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COMEX gold speculators further reduce long positions

Gold futures traders are an impatient bunch and have a tendency to follow the trend. Gold's price reversal mid last month has been met with an ongoing reduction in the net long position which shed a further 3% (or 3,948 contracts) to 12.7 million ounces (or 395 tonnes) on the week. That's small compared to the 2,225 tonnes held in ETFs but they remain important because of the large flows in and out as well as the leverage - unlike ETFs which is comparatively steady on a percentage change basis.

They may be right - there are concerns about gold prices in the short term despite ongoing economic concerns in Europe which is reflected in the VIX Index (or fear index) which continues to hold above 30. Conversely, searches for the term "gold price" on search engines have slipped considerably and are back to a just above a 3 year average which, if it is an indicator of economic fear, would suggest that the worst may be behind us for now.

Gold futures were an important component in the sell off in gold as the chart below shows us, with longs being dramatically reduced well before the market peaked at an all time time high of $1920 on September 6th. If speculators have taken profit then it could be said that longer term investors with a longer term view on gold have clearly not taken fright and abandoned their expectations of higher prices.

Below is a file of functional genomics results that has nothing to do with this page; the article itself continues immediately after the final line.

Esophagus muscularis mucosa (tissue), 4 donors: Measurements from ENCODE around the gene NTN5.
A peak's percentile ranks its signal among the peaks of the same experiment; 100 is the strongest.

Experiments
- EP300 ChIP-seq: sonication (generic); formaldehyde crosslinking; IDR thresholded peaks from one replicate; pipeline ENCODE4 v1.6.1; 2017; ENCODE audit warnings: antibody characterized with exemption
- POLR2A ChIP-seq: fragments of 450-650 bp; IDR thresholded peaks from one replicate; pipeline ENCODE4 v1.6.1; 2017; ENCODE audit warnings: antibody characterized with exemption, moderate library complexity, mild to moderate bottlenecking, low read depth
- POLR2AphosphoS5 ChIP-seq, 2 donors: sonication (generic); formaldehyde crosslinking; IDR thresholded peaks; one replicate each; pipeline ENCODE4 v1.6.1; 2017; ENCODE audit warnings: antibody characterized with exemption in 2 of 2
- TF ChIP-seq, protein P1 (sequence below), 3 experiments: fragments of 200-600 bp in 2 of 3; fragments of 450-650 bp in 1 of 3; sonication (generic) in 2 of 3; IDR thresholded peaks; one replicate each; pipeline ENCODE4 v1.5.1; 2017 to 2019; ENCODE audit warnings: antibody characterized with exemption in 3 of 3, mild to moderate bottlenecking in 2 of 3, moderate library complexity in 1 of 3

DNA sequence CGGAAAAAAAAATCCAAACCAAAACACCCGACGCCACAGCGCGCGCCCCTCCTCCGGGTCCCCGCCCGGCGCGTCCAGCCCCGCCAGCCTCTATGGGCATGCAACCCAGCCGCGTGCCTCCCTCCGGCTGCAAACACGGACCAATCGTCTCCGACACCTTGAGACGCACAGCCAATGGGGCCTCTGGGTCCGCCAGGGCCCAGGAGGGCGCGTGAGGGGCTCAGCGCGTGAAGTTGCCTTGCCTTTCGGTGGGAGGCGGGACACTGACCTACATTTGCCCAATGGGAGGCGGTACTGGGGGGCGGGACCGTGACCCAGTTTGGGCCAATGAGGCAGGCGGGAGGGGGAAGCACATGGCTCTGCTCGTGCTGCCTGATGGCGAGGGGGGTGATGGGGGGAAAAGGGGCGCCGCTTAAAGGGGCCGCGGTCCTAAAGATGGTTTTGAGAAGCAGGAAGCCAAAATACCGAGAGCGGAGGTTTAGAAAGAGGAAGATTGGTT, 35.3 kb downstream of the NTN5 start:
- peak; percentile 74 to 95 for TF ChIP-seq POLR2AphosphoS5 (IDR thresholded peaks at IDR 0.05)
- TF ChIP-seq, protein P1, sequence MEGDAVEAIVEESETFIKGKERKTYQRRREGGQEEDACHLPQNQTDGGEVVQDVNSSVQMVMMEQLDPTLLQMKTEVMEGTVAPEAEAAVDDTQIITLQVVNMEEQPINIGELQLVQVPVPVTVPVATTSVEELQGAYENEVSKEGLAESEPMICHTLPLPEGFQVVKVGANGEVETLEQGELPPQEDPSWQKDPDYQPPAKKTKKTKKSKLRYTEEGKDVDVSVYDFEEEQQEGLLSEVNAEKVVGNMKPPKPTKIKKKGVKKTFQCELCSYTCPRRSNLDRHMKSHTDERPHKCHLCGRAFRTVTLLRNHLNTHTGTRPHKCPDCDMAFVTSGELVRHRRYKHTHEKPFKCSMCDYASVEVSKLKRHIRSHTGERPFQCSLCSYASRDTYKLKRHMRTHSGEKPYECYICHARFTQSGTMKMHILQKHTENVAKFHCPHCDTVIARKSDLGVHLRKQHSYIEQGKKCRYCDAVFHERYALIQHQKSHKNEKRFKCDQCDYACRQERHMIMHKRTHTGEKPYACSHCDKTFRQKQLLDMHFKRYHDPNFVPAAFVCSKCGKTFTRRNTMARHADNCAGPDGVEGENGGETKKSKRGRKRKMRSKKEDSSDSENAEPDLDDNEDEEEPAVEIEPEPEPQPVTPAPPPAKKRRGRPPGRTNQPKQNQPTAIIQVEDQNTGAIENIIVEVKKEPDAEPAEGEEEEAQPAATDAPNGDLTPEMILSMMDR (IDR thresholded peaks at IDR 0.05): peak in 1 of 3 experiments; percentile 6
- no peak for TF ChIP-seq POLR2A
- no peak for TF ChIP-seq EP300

Meanwhile gold prices have stabilized as we enter the strong quarter for physical buying and this morning gold has edged a tad higher to $1648. Gold premiums in India are reported to be $3 in India and $10 in Shanghai reflecting particularly good demand for bars in those countries.

Although news at this time is very much focused upon Europe, there are ongoing concerns on the other side of the Atlantic with reports that US money supply has surged 33% in just 4 months.  Within the next 10 days the US is expected to have a deficit of over $14.8 trillion - but the banner headline will be that it will have just exceeded a 100% debt to GDP ratio - with that expect dollar weakness and a firming in gold prices.

Ross Norman
Sharps Pixley, London

24 Oct 2011 | Categories: Gold

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